Registered Psychologist or Clinical Psychologist?

Both registered and clinical psychologists have completed a minimum of six years of training and supervised practice; and are recognised as having a high level of training in psychological assessment and treatment. In private practice both types of psychologists tend to have specific presentations and client groups they focus on. Clinical psychologists undergo an additional period of supervised practice in order to use the title of clinical psychologist. Clinical psychologists, as the name suggests, tend to focus on more clinically complex mental health presentations. For example dealing with psychiatric patients, those who are actively suicidal, or those presentations which are difficult to diagnose and treat. It’s important to keep in mind that whether the psychologist is a good fit for your needs is multi-faceted and the type of psychologist should form just one part of your decision making.

What to consider when making a decision

Many factors can go into deciding to work with a mental health professional. Below are four things to consider when making this choice.

Rapport: The relationship you have with your mental health professional is crucial to the treatment’s effectiveness. So it is important to choose someone you feel at ease talking to. As you’re considering options for different mental health professionals, ask yourself, can I imagine sitting across from this person and opening up? Do I think I’ll feel comfortable around them? 

Your needs: psychotherapists, psychologists and counsellors all cater to different individual needs. Counsellors may be helpful when you have short term issues, such as situational stress that you’d like to discuss (Stephens, 2023). Many Employee Assistance Program (EAP) providers provide access to counsellors. However, more persistent or long-term issues such as burnout, anxiety or depression may be better resolved by a psychologist. Psychotherapists, as mentioned previously, focus on the inner workings of the individual and will tend to pay attention to past issues, trauma and the subconscious.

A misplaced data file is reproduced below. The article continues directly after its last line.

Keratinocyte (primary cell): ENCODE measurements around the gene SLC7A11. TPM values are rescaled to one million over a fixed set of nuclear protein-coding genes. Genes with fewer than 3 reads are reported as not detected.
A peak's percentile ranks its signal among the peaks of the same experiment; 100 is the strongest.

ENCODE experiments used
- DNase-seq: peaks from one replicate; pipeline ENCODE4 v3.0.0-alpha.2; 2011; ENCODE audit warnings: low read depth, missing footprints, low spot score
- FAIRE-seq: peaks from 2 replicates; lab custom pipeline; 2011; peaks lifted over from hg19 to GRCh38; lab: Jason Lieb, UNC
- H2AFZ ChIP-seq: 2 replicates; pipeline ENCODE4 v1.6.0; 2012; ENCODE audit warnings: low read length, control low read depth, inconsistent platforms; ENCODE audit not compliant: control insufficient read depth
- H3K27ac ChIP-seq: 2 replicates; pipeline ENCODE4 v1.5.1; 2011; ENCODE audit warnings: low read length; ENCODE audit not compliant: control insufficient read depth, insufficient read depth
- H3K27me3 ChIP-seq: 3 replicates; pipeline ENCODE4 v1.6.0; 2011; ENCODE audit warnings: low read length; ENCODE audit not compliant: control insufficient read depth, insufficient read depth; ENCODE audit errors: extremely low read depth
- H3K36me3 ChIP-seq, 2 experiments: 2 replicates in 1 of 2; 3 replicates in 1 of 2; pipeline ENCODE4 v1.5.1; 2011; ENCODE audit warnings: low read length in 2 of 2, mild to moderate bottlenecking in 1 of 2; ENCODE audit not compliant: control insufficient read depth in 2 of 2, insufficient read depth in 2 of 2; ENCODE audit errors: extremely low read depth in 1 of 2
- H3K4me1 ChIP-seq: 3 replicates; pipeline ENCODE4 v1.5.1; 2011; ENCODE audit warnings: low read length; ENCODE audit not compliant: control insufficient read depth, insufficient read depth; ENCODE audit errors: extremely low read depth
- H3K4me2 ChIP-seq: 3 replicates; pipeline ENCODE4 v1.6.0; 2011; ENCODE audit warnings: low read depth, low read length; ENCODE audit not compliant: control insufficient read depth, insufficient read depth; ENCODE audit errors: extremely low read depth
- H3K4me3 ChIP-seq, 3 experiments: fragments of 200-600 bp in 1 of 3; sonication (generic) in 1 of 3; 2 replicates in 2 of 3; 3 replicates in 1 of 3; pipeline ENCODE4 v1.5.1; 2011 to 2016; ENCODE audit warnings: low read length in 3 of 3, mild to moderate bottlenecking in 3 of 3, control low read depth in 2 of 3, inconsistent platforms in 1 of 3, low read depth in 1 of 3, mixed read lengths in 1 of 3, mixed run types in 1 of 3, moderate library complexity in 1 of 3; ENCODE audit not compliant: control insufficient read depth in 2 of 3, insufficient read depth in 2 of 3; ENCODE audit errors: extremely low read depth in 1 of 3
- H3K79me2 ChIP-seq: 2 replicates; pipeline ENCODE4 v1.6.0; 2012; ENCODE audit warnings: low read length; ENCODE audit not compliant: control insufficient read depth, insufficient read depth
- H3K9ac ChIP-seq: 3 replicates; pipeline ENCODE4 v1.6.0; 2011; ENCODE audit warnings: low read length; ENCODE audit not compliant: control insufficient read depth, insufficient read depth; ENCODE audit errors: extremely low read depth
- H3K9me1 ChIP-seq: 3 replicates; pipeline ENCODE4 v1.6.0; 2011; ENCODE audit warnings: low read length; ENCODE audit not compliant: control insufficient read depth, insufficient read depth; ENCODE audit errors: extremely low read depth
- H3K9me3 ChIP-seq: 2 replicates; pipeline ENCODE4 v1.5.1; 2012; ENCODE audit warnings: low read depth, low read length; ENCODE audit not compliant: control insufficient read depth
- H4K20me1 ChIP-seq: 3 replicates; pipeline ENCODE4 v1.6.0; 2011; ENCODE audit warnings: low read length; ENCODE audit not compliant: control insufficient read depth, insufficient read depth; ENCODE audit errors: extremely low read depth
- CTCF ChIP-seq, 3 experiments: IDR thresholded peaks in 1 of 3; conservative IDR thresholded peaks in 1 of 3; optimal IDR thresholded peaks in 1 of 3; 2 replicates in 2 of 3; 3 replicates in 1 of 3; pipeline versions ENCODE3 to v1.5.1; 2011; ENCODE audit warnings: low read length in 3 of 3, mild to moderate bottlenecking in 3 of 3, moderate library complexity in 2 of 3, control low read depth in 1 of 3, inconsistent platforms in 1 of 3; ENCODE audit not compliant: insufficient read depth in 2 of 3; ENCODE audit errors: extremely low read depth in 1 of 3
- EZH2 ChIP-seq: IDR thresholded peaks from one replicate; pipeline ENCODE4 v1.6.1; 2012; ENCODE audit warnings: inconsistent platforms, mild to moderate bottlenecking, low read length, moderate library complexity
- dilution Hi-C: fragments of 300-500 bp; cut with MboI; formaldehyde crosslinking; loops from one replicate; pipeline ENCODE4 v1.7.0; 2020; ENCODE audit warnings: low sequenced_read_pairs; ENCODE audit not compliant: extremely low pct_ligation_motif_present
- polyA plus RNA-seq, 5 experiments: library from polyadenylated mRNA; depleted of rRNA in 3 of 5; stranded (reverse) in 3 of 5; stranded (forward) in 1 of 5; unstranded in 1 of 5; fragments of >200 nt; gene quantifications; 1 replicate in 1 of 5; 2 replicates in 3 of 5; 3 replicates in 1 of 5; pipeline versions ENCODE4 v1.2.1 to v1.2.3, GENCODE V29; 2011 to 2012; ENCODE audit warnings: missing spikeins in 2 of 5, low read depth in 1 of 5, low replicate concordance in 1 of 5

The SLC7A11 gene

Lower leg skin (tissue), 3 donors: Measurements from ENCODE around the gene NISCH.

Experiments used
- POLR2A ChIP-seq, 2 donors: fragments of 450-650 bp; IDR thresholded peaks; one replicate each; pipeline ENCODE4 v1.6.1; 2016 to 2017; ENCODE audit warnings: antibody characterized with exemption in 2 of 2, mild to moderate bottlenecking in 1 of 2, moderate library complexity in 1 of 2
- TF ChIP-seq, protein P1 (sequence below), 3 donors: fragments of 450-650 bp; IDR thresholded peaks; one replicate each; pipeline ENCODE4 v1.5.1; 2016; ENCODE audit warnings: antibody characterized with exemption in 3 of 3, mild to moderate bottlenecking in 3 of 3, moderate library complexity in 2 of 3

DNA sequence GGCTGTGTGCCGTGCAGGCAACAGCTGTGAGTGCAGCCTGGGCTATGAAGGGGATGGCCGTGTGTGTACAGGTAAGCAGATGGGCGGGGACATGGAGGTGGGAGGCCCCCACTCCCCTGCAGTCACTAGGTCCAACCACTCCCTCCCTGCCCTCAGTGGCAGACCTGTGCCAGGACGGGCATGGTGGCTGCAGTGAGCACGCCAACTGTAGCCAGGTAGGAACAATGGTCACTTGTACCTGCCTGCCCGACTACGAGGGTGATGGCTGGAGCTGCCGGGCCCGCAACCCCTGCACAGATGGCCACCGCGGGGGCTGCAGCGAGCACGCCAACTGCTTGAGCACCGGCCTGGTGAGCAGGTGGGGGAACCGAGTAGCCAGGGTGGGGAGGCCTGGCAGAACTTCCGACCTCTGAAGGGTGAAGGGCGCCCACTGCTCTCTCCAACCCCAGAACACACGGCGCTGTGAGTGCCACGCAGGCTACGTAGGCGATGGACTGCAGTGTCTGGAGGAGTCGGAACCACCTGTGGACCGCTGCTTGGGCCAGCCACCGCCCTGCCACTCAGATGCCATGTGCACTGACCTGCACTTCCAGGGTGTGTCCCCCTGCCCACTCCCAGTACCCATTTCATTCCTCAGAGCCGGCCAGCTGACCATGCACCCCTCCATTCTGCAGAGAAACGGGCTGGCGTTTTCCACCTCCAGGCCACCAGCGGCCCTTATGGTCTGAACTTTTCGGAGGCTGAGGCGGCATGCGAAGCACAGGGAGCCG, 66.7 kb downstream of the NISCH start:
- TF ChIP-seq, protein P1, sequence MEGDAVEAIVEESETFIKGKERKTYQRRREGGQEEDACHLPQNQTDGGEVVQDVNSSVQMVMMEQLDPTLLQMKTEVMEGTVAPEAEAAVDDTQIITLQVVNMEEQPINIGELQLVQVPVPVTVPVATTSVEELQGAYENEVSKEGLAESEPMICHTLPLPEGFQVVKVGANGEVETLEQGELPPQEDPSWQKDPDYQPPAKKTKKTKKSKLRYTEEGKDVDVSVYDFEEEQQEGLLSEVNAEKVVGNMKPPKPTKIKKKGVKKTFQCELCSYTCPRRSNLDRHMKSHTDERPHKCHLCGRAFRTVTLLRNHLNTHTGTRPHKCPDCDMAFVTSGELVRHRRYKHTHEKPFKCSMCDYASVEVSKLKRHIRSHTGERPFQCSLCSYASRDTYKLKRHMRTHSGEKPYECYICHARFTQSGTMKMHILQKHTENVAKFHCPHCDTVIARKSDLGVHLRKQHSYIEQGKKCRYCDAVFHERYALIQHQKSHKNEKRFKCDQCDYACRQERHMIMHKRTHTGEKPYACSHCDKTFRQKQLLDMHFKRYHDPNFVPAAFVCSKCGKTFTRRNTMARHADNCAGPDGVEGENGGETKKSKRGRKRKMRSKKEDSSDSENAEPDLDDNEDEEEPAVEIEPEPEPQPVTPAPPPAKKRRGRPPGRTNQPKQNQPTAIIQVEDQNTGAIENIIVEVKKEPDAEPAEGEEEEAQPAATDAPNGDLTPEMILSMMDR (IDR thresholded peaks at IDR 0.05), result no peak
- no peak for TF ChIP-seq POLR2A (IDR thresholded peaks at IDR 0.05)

Qualifications: professionals that use an unregulated title (such as counsellor or psychotherapist) may offer a more affordable option. However, it is important to keep in mind that their level of training may vary. Professionals with a protected title such as a “psychologist” have a minimum level of training and are required to provide evidence-based interventions.

Experience: Psychologists have a variety of experiences and areas of practice that they focus on. The APA (2019) suggests some helpful questions to ask to determine whether a psychologist is a good fit. Questions such as: how many years have they been practising? Do they have experience treating clients with the same or similar issues that you’re facing? Do they typically work with clients who are similar to you? And, what is their therapeutic approach and has it been shown to be helpful for your particular issue?

In summary…

Overall, making the choice to start seeing a mental health professional can be overwhelming. It is important to understand the difference between a psychologist, psychotherapist, and counsellor, so you can find someone that best suits your needs. Asking questions is always a good place to start to make sure you have a mental health professional that understands your goals, that you connect well with, and is well trained. That’s why I offer a free 15 minute consultation to discuss your needs and make sure the service is the right fit for you.

References